- $220 per teen if you bring a friend with you (the rate if there are 2-3 teens in each workout)
For more information and to reserve a spot for your youth, please contact Fitness Director Jacob Galloway at firstname.lastname@example.org.
April News & Events, July News & Events, June News & Events, May News & Events
sports, teen, workouts, youth
Most parents know that strength training is an essential component of maximizing their child’s athletic potential but many don’t know when to start said training. When asked this question I like to refer to the ACSM research article that states, “Generally speaking, if children are ready for participation in organized sports or activities — such as Little League baseball, soccer, or gymnastics — then they are ready for some type of strength training.” If you feel your child has the emotional maturity to take part in an organized sport then they are perfectly capable of taking up strength training with a qualified professional.
One concern many have is that strength training will negatively affect bone growth in youth athletes. This is a myth that is taking much too long to go away. There hasn’t been documentation of this actually occurring while there is in fact ample evidence to the contrary. Strength training has been shown to actually increase bone density, peak bone mass and bone strength.
Strength is the only physical attribute that has a direct impact on all other areas of athletic performance and has the highest potential for growth when compared to other qualities such as power and speed. In an article from the Mayo Clinic the author states that when done properly, strength training can:
- Increase your child’s muscle strength and endurance
- Help protect your child’s muscles and joints from sports-related injuries
- Improve your child’s performance in nearly any sport, from dancing and figure skating to football and soccer
- Develop proper techniques that your child can continue to use as he or she grows older
- Strengthen your child’s bones
A properly designed program for a youth athlete must be created and executed by a qualified coach and of course I am partial to myself because of my education, credentials, and experience. Currently my youngest client is a 12 year old basketball/football player whose performance has skyrocketed since he started strength training. I have also worked with the Skyline High School Girls Basketball team, the Bellevue High School Track team, and many individual youth athletes from around the area competing in lacrosse, football, basketball, baseball, soccer, and even cheerleading.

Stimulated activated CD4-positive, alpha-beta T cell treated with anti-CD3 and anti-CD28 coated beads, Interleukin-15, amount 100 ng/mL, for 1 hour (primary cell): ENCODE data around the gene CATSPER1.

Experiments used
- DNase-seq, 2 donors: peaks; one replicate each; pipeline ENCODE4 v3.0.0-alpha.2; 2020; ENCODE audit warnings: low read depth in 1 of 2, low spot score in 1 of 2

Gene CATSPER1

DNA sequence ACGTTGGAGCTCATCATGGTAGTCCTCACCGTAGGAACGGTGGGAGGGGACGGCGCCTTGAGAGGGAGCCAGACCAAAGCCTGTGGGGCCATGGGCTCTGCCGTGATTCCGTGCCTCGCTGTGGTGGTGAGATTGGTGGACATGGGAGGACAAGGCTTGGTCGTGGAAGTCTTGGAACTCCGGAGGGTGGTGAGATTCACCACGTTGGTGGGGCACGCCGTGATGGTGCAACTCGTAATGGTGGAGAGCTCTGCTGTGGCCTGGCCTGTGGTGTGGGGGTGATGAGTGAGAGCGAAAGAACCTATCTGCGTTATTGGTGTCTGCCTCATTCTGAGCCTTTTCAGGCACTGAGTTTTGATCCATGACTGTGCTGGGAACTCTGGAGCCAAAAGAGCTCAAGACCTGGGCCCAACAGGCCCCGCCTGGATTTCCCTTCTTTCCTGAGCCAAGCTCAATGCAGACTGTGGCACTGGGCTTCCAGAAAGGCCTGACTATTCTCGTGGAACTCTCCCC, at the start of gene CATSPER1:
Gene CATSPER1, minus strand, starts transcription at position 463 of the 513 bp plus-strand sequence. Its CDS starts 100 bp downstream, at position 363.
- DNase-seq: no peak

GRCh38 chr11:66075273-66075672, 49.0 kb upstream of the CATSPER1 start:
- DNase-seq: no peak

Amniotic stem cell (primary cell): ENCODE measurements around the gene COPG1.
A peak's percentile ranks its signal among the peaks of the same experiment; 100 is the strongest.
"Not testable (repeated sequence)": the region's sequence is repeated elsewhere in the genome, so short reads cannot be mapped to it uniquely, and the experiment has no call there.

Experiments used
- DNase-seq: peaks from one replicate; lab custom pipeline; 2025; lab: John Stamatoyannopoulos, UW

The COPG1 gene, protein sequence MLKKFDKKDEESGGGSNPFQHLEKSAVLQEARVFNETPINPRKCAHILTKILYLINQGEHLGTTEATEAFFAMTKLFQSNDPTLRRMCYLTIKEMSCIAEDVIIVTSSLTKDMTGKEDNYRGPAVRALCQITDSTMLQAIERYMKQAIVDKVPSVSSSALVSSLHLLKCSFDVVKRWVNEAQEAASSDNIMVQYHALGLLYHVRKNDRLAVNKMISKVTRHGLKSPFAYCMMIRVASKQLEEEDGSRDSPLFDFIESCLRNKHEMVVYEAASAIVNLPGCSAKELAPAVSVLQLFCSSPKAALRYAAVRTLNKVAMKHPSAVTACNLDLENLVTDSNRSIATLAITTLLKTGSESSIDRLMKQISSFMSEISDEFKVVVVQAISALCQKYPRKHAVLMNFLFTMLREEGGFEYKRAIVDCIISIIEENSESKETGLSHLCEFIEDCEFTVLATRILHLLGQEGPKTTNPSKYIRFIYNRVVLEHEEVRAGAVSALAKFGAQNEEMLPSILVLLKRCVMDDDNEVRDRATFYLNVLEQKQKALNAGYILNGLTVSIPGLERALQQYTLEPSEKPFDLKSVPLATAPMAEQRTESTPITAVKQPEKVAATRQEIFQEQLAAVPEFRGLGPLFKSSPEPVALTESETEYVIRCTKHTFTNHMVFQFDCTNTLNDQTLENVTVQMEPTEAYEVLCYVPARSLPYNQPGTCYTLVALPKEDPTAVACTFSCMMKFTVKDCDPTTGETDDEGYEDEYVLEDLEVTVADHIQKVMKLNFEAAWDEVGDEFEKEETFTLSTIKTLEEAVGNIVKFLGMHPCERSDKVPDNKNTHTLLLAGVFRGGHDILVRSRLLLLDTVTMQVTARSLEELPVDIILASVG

I have seen over and over again what strength training can do for a young athlete and have come up with some guidelines that can serve any coach or parent working with young athletes.
General Guidelines for Strength Training Youth Athletes:
1. Master the basics while focusing on proper movement patterns. With young athletes it is best to first master general movement patterns and body weight exercises before moving on to more advanced strength training modalities. Great exercises include: jumping/landing, med-ball throwing, body weight squats, push-ups, pull-ups, and sled pushing/pulling.
2. Use proper loading parameters. Strength training doesn’t always mean loading up a squat bar and going as heavy as possible. As a general rule with young athletes it’s best to stick with body weight exercises or exercises with loads that allow the athlete to complete 8 to 20 repetitions each set. As the athlete advances the intensity of exercises can advance as well.
3. Teach proper force absorption. Learning how to properly land and decelerate will be invaluable in preventing future sports injuries for any athlete. Deceleration is also a crucial factor in agility performance.
4. Don’t specialize too early. Young athletes should build as broad an athletic base as possible in order to maximize athletic potential. Performing only exercises that seem “sport specific” is not an effective way to build an athletic base. While this might make for a good basketball or soccer player now, it will actually do them a disservice for their athletic future. Specializing early is also a great way to burn a kid out on a sport.